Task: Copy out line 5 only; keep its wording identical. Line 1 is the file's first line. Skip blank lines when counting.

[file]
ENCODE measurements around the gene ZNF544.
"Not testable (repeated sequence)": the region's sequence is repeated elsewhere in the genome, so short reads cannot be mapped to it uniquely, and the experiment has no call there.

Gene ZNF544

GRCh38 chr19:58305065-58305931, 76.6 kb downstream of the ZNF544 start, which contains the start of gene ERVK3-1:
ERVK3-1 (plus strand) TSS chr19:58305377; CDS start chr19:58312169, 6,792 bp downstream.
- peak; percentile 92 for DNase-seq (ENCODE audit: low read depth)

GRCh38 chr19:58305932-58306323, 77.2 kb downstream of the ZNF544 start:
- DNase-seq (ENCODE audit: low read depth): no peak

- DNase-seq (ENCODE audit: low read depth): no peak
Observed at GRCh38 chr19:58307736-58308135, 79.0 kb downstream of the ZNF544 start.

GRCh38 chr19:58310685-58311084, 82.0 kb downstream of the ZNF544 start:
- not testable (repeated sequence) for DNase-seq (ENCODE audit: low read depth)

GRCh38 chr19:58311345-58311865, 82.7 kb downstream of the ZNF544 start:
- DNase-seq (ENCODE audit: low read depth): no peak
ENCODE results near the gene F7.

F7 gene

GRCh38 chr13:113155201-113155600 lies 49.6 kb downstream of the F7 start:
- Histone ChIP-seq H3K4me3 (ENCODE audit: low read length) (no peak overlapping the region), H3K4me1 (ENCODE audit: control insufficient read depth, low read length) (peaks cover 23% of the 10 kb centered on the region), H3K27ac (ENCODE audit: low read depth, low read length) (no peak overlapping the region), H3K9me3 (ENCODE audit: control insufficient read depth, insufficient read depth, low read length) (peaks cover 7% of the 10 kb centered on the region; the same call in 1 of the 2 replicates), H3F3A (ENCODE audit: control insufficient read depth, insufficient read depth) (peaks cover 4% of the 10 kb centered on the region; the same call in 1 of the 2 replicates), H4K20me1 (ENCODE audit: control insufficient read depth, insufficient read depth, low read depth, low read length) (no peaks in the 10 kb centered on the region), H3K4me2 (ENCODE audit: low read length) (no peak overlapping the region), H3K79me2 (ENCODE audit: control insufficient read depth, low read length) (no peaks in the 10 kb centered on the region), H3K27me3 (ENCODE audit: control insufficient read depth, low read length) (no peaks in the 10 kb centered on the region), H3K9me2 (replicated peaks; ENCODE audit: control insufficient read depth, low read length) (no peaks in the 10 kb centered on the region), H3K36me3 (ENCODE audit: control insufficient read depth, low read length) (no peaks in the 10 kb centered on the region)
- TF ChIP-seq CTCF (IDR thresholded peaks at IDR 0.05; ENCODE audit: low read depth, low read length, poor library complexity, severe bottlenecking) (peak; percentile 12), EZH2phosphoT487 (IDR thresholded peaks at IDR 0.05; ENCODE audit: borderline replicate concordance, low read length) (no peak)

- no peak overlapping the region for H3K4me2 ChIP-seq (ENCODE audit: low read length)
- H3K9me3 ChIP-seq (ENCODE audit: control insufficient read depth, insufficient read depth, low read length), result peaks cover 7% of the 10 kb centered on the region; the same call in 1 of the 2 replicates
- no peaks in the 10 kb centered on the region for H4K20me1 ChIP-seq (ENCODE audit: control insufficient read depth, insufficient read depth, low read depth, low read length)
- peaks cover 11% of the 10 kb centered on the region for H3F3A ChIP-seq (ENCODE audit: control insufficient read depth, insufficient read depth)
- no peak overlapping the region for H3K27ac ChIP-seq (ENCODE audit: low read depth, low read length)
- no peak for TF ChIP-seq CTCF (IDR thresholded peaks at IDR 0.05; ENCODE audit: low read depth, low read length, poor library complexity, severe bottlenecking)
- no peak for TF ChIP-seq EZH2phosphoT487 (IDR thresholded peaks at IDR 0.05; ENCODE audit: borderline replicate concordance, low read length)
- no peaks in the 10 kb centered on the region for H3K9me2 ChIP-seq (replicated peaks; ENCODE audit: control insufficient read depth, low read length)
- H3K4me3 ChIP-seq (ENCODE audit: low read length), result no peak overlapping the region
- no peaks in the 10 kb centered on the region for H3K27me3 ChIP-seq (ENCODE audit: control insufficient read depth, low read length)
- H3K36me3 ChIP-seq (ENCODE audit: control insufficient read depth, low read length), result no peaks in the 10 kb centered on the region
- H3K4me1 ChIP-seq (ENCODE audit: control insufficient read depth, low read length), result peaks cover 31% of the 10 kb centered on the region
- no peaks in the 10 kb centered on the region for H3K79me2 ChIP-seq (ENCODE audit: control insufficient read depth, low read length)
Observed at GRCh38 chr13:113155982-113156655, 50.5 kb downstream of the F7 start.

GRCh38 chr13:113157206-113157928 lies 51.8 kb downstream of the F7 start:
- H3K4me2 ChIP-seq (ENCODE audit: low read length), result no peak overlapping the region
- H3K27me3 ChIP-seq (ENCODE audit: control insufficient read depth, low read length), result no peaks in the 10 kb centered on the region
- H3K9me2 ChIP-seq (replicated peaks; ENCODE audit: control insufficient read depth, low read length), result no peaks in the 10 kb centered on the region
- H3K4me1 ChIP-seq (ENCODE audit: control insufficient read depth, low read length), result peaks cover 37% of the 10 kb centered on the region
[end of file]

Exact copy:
ERVK3-1 (plus strand) TSS chr19:58305377; CDS start chr19:58312169, 6,792 bp downstream.